Figure 1 provides an update on the override funding and Figure 2 reconciles the original FY19 budget as approved by the School Committee to the final budget approved by Town Meeting.

override2

Figure 2:  Override Allocation By Cost Center in FY19 Budget

override slide

The Superintendent’s Recommended FY20 budget, includes funding to primarily address the following financial drivers:

  • Funding of all contractual step and COLA increases for represented (based upon successful negotiation of all contracts for 3-year period) and non-represented employees.
  • Increase in known out of district special education tuition and transportation expenses due to increased rates, and types of placements.
  • Curriculum Updates in Social Studies to align with new Massachusetts Curriculum Frameworks.
  • Increase in athletic, regular day mandatory, and homeless transportation per transportation contract and an increased number of homeless students.
  • Anticipated increase in contractual cleaning services for RMHS (contract is in final year of 3-year agreement).
  • Renewal of software programs and maintenance programs based on three-year renewal cycle and completion of capital projects.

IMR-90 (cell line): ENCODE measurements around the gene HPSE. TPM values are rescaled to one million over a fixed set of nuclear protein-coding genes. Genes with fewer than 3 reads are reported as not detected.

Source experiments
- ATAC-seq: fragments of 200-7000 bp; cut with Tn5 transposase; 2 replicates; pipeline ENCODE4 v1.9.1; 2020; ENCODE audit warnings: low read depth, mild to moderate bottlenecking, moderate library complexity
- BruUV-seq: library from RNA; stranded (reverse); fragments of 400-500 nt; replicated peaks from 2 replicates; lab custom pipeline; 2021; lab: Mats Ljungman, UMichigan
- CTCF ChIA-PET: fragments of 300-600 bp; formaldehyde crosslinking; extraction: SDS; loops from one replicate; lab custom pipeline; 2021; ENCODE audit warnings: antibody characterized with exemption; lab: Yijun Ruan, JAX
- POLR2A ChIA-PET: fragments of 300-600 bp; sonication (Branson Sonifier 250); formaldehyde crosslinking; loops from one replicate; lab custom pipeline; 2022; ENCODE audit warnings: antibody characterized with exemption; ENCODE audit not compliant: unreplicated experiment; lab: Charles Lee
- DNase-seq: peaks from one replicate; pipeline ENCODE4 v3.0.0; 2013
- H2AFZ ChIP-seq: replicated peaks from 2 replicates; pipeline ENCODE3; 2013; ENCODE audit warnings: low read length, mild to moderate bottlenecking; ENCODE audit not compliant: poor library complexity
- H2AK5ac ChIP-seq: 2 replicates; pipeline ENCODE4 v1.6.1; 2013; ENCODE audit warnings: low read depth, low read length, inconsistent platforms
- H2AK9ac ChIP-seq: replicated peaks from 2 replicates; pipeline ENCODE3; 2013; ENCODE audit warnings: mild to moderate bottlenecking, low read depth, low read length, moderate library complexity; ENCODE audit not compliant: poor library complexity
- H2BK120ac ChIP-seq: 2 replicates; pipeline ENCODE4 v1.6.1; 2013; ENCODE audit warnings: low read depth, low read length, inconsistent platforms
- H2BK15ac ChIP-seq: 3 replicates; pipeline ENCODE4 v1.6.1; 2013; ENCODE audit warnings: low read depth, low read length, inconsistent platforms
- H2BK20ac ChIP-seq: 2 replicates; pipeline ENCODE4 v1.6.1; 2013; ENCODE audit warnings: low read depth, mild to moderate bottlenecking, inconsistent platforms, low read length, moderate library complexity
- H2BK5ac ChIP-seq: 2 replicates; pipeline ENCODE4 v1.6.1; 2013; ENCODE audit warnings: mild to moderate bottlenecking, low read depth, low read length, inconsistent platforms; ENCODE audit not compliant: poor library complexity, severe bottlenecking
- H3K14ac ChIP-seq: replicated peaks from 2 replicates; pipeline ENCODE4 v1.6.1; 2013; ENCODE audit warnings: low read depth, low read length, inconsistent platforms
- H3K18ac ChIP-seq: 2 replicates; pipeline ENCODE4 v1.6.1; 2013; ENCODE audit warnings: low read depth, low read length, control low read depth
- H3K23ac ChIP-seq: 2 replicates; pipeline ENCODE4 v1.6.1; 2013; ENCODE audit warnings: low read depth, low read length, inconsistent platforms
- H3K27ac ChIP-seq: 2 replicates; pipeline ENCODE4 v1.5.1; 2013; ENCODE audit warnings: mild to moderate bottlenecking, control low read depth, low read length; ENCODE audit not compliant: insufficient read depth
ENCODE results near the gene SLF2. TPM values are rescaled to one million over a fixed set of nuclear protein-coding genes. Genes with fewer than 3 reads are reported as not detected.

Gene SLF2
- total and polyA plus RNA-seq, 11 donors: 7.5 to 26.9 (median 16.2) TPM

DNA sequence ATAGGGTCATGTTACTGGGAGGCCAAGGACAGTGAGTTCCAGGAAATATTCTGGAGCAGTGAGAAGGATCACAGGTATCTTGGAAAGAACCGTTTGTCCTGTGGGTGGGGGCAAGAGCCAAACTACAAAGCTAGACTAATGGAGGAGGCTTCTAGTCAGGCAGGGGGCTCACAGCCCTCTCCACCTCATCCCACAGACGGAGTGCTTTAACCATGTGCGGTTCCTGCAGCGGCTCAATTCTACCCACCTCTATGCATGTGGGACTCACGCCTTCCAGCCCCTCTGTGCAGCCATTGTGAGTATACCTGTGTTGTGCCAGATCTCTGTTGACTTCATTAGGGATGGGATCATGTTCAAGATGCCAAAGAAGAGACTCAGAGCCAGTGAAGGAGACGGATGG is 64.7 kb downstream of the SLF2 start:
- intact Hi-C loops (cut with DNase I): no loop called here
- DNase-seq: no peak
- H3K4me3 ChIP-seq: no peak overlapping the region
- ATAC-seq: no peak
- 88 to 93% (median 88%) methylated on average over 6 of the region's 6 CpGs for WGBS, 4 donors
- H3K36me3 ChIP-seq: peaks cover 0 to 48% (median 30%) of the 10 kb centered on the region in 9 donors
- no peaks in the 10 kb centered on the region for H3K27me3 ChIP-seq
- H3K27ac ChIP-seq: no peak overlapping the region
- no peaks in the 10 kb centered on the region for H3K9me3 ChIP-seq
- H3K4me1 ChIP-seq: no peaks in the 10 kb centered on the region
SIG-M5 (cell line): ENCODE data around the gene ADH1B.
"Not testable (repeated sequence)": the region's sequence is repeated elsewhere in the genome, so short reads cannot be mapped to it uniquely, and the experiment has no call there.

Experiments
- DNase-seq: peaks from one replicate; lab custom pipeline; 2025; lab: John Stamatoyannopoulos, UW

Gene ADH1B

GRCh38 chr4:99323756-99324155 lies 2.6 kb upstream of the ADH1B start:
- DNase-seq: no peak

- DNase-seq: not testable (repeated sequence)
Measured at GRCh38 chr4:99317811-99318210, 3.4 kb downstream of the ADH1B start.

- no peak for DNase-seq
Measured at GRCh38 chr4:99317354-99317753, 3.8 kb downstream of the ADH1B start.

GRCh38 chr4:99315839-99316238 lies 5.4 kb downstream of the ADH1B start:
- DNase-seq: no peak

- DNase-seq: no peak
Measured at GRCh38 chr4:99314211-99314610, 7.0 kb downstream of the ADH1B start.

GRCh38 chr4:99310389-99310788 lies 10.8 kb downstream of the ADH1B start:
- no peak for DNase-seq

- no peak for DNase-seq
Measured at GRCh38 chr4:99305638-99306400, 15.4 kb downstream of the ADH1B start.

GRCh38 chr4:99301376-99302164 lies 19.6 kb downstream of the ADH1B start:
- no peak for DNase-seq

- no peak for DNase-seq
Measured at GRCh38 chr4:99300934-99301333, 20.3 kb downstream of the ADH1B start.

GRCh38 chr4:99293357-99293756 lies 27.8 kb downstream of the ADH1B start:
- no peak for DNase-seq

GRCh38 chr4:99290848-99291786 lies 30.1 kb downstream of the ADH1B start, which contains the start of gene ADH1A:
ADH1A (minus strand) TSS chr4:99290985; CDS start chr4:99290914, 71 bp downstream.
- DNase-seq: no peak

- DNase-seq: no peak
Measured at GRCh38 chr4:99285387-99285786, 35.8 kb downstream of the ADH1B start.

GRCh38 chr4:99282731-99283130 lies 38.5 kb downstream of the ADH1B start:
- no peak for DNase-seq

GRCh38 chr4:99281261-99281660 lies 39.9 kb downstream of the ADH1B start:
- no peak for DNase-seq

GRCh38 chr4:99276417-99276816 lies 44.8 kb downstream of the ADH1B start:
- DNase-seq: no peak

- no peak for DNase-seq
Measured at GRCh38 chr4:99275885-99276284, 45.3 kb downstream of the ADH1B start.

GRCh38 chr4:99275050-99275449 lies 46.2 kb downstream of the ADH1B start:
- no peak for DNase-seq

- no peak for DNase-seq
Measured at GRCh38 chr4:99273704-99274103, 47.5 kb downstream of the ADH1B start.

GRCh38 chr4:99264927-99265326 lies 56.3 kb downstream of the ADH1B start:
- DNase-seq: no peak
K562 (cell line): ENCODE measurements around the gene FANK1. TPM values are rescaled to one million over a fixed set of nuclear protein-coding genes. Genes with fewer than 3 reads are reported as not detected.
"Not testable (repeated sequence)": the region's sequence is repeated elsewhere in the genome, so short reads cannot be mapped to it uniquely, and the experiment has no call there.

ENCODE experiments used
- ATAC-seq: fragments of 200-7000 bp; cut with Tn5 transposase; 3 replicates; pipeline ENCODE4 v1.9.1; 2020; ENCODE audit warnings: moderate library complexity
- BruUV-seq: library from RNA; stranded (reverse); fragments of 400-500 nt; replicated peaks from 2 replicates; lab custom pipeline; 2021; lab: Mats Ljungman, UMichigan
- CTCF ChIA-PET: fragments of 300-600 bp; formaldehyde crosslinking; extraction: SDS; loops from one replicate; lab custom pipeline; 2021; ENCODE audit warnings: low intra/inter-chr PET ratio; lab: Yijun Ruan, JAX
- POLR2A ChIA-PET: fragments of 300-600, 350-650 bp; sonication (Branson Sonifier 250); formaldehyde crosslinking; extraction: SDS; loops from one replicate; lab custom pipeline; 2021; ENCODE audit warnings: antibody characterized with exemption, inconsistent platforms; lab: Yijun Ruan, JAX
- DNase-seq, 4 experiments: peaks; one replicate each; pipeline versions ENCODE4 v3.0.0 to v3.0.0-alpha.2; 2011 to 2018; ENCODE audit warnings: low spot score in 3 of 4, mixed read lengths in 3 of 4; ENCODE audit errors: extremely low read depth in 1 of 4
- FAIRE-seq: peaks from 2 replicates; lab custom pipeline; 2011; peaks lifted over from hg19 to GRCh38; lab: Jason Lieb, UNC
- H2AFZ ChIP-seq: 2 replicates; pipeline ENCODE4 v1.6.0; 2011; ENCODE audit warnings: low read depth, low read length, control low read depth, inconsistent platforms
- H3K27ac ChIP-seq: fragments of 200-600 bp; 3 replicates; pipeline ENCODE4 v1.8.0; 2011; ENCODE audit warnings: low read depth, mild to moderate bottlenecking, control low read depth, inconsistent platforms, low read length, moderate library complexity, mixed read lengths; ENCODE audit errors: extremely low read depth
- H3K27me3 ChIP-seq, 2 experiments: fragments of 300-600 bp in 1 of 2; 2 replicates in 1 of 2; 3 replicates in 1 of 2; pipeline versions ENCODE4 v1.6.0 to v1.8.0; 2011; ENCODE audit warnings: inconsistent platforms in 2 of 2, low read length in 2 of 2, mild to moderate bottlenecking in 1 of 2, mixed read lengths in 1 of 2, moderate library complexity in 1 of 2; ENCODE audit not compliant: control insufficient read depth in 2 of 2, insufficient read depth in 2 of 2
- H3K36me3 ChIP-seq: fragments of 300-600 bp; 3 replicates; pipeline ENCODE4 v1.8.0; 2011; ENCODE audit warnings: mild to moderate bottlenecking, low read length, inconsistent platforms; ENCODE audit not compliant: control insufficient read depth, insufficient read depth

• The net addition of 2.95 FTE Special Education Paraeducators, 3.5 FTE Special Education Teachers, 1.2 FTE Regular Education Teachers, and 0.6 FTE Districtwide Coach due to current and anticipated indistrict special education needs, programmatic needs and elementary enrollment needs.  The breakdown is as follows:

 

o    0.61 FTE Special Education Program Paraeducator at Birch Meadow (Hired in FY19)

o    0.76 FTE Special Education Program Paraeducator at RISE (Hired in FY19)

o    1.50 FTE Special Education Program Teacher at Coolidge (Hired in FY19)

o    0.70 FTE Special Education Teacher at Wood End (Hired in FY19)

o    0.30 FTE Special Education Teacher at Killam (Hired in FY19)

o    0.43 FTE Special Education Paraeducator (Anticipated for FY20)

o    0.30 FTE Special Education Paraeducator (Anticipated for FY20)

o    0.85 FTE Special Education Program Paraeducator (Anticipated for FY20)

o   1.0 FTE Special Education Program Teacher (Anticipated for FY20)

o   1.2 FTE Kindergarten and Grade 1 teachers at Killam and Wood End (Anticipated for FY20)

o   0.60 FTE Behavioral Health Coach (Funded as a Community Priority for FY20).  Position is currently funded in the School Climate Transformation grant which is ending this year.

In addition, we are closely monitoring our revolving accounts and are recommending the following adjustments to those accounts (see Figure 3) in the FY20 budget totaling a net overall increase of $62,000.  Refer to Figure 34 and 35 in the budget book for a more detailed description of these accounts.

override 3